Thursday, March 26, 2009

Principles of Dilution


The different forms of dilution:

1) Hahnemann's centesimal Dilution, where an active principle is diluted in 99 times its own volume of liquid, is potentiated to obtain a solution with a potency of 1CH. A drop of this solution is taken and diluted in 99 times its own volume of liquid and shaken: producing a solution with a potency of 2CH, and so on.

2) Hahnemann's decimal Dilution, where the active principle is diluted in 9 times its own volume of liquid, follows the same process, providing titrated solutions in DH.

3) Korsakov's Dilution: the process is the same, except that a single flask is used for the preparation. Instead of taking a hundredth of the solution obtained at 1CH, 99 per cent is discarded and the remaining 1 per cent diluted. At each new stage traces of the previous dilutions remain. This method would make it possible to obtain remedies which would have a more global effect than that obtained using Hahnemann's dilutions, and which would present fewer problems.

4) Quinquagentamillesimal Dilutions:

Historical overview -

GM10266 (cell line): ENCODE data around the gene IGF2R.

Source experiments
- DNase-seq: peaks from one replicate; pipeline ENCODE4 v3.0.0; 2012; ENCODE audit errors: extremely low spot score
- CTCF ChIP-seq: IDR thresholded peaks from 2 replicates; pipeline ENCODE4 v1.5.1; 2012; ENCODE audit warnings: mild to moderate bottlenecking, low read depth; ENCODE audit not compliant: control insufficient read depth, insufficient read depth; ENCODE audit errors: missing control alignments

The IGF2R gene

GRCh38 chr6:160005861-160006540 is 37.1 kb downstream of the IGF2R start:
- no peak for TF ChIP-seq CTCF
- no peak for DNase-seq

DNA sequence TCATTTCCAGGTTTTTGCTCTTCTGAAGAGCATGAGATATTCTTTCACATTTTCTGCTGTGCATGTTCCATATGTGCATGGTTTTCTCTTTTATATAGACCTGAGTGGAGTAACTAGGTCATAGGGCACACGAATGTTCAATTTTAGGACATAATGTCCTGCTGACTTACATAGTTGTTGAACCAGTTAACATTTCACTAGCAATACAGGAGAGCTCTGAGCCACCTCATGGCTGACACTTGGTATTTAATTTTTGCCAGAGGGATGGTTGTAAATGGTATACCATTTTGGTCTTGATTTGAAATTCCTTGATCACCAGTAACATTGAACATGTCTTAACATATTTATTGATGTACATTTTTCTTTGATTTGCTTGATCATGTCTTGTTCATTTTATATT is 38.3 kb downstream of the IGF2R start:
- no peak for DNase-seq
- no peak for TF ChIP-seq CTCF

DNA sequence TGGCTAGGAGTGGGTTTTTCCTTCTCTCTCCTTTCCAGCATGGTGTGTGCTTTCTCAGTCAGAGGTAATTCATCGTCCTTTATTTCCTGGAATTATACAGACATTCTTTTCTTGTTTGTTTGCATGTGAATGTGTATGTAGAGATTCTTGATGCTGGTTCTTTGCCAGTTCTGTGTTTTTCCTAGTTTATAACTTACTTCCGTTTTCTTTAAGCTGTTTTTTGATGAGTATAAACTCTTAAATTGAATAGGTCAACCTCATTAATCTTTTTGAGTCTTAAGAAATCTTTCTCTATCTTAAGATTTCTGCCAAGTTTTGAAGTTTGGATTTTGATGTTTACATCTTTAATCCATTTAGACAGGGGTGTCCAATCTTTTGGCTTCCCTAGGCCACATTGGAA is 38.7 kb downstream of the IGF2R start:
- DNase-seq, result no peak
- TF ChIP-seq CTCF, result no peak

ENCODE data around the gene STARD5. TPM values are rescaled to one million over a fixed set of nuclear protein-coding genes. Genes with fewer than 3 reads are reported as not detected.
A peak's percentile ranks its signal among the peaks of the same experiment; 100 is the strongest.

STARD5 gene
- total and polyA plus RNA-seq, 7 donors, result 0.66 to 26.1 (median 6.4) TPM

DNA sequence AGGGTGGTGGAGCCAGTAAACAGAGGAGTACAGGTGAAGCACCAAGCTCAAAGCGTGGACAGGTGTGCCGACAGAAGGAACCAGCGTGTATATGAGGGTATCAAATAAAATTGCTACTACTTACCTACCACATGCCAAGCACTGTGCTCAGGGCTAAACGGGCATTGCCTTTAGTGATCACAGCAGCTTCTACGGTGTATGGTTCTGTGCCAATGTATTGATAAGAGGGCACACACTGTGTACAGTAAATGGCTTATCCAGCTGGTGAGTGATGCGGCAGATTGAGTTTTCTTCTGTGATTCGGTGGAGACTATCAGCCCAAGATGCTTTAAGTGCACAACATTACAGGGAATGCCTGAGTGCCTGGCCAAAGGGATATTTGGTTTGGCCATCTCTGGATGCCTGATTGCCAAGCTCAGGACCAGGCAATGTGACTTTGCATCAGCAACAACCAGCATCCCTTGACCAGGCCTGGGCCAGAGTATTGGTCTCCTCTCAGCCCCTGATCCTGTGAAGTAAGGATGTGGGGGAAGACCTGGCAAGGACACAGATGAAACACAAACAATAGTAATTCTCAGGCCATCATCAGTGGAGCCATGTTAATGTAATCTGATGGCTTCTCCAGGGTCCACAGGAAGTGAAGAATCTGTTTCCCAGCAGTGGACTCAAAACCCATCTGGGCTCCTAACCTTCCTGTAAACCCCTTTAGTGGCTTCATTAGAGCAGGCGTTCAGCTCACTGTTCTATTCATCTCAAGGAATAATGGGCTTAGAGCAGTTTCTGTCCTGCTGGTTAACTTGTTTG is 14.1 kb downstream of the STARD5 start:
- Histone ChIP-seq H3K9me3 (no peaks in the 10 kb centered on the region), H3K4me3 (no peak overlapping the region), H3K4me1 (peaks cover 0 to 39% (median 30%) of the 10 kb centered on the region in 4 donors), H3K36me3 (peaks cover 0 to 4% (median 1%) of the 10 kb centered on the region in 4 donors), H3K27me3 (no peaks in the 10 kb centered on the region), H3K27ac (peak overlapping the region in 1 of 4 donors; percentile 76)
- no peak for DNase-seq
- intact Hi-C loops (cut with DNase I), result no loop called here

In 1948, Dr Pierre Schmidt of Geneva and Dr Jost Künzli of St. Gallen put the finishing touches to the translation of the 6th edition of the "Organon of the Medical Art". Whilst they were translating this work, their attention was particularly attracted by § 270 on the subject of quinquagentamillesimal dilutions, which until that point had not been studied in depth.
In his § 270, Hahnemann describes very clearly the preparation method and also ways of administering quinquagentamillesimal dilutions (also known as fifty thousandths, or LM/... or Q...). He deals with the results of experiments and observations he has gathered over the course of the five years leading up to his last edition of the "Organon". In it, he describes a new method of potentiation that allows him to repeat doses of medication, sometimes over a very long period of time, particularly with chronic diseases, whilst avoiding the problems he has observed with centesimal dilutions.

Doctors Schmidt and Künzli decided in February 1949 to manufacture their own LM dilutions. Künzli would go on to make the remedy known as Sulfur on his own; later, with Pierre Schmidt, he would manufacture many other remedies, each of which would require about 30 hours' work.
Several other doctors of that time tried to manufacture LMs, none of them really followed the method of preparation described by Samuel Hahnemann. This inevitably gave rise to different remedies and therapeutic results that could not be compared.

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